Friday, February 6, 2015

January 2015

It's the incredible, imploding, aging legal industry.

Not seasonally adjustedJanuary20141,115,500
Seasonally adjustedJanuary20141,122,700
Change from Dec-14 to

Sunday, January 18, 2015

December 2014

Though the economy has recovered — an 11.2% U-6 is relatively good — one industry seems to lag. At this point you would have to be an idiot to go to law school, which is exactly what is happening. As I type this, seven schools have a first-year class with a median LSAT below 145; these stoodints are in the bottom-quartile of test takers. But wait, there's more! The ABA allows schools to waive the LSAT for up to ten percent of their incoming students. You know, the ones who when asked what they got on their SAT reply, "Drool."

If you think law school has a bad outcome now, wait until a legion of idiots starts failing the bar, squalls online, and the media picks it up and runs with it. Basically, the schools plan to pull the entire "profession" down with them and are laying the groundwork in private. Knowing your students will never pass the bar, you either get rid of it with Diploma Privilege or have the examiners weight the results, all in the name of fairness/opportunity/diversity. The alternative is to acknowledge the academy accepts unqualified students and let John Q. Public think graduates of non-elite law schools are dumb as bricks. Pick your poison.

Not seasonally adjustedNovember20131,138,800
Seasonally adjustedNovember20131,135,100
Change from Jan-14 to

Sunday, December 14, 2014

November 2014

Notwithstanding some patently ridiculous articles of late, particularly this, now is as piss poor a time to go to law school as ever. If we stroll back to November 2010, when there were 1,116,100 souls employed in the legal industry, we can see how far we've come: about 18,000 jobs over four years. Of late, things seem to be contracting, with 2,000 jobs shed over the last year.

If your favorite school offers to sell you a turd at one-third off, do everyone — lawyers, taxpayers, and particularly, yourself — a favor and decline.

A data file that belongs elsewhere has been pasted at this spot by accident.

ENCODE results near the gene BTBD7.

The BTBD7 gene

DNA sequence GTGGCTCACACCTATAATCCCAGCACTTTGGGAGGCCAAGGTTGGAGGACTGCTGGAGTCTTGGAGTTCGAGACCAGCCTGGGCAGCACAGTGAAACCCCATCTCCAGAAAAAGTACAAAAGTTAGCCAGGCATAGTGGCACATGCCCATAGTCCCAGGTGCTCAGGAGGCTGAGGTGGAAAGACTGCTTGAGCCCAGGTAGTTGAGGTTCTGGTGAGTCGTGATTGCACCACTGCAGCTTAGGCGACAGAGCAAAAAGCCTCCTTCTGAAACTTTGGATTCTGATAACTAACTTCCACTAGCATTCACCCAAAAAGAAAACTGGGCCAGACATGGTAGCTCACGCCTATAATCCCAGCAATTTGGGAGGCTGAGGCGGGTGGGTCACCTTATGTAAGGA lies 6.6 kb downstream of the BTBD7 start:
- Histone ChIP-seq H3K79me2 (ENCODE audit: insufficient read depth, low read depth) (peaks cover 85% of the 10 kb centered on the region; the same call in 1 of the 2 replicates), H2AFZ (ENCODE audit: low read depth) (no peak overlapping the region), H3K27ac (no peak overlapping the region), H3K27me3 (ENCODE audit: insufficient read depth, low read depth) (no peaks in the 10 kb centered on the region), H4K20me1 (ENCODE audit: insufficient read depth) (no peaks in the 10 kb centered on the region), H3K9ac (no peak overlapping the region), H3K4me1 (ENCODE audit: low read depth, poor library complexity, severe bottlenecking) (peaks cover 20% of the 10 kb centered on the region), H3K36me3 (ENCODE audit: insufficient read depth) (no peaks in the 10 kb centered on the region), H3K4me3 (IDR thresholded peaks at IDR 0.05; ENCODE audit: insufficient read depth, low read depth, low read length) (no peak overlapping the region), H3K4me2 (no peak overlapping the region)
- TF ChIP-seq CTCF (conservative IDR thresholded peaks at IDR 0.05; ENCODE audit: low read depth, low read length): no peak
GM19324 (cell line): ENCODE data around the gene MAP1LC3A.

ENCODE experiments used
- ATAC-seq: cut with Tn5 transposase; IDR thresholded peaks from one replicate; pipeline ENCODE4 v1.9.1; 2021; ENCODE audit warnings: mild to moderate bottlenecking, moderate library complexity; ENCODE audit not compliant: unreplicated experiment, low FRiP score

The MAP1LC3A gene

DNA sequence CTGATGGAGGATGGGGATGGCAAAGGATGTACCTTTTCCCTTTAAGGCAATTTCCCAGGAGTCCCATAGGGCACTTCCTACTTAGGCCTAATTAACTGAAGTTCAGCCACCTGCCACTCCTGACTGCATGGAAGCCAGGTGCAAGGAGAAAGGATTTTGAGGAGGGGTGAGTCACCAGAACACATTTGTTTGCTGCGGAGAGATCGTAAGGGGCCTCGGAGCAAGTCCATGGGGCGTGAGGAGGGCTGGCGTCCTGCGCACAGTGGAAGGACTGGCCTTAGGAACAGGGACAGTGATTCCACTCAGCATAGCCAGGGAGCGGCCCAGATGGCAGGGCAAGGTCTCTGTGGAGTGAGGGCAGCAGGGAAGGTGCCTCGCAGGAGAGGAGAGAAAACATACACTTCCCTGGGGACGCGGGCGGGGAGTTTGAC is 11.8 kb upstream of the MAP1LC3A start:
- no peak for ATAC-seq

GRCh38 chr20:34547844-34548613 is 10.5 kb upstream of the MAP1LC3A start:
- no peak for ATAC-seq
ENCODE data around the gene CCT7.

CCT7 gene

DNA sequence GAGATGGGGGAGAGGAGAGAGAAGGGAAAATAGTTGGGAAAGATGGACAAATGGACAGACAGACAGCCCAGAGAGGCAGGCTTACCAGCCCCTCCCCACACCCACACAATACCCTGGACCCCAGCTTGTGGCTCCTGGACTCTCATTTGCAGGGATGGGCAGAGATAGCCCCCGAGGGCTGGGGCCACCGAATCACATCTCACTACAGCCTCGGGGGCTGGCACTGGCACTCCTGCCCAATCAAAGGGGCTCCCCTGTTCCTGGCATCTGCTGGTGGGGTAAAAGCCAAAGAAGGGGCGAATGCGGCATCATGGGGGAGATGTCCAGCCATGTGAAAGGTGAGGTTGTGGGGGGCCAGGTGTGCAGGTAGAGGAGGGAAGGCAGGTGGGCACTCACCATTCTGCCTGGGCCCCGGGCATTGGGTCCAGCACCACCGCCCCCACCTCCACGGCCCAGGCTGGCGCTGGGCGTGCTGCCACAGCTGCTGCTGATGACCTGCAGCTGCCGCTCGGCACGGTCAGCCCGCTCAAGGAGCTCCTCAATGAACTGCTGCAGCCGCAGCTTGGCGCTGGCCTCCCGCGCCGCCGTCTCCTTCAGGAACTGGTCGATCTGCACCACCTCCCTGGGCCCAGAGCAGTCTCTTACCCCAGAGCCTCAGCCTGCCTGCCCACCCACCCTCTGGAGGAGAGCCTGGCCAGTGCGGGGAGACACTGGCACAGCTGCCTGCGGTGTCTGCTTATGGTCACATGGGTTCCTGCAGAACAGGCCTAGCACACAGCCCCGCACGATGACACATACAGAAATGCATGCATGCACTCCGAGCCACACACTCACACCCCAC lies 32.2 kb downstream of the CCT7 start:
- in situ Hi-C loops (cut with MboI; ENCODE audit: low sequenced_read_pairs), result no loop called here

Not seasonally adjustedNovember20131,137,700
Seasonally adjustedNovember20131,135,600
Change from Oct-14 to

Sunday, November 23, 2014

The lamentation of the associaTTTes

Vault just posited, "Will Law Firms Increase Salaries in 2015?" Quoting heavily from both NALP and Vault's own survey, it describes a dystopia the likes of which even Scott Bullock couldn't fathom.

Briefly, BigLaw starting salaries have not budged in almost a decade and are actually dropping outside large cities.

Tell me the following isn't bleaker than a box of starving kittens in downtown Mogadishu:

"There are no financial incentives to work harder here. Partners make ridiculous profits and associates do not share in any of the bounty."

"Hard to say that I'm being cheated at $300K/year, but no doubt this will be another record-breaking year for the profits per partner, and we haven't seen associate salaries or bonuses increase since 2007."

"Our bonuses are s**t compared to what they were. Our salary is low compared to what it was in 2007. Firms need to update."

"It is time for a raise. Law school tuition has skyrocketed since the move to 160,000 and I'm pushing 300,000K [sic] in debt paying for both undergrad and law school. The days of the big bonuses helping you pay off your student loans are over, and billing over 200 hours per month has me feeling like even the coveted 160k is not commensurate with my work or sufficient to justify the cost of a legal education."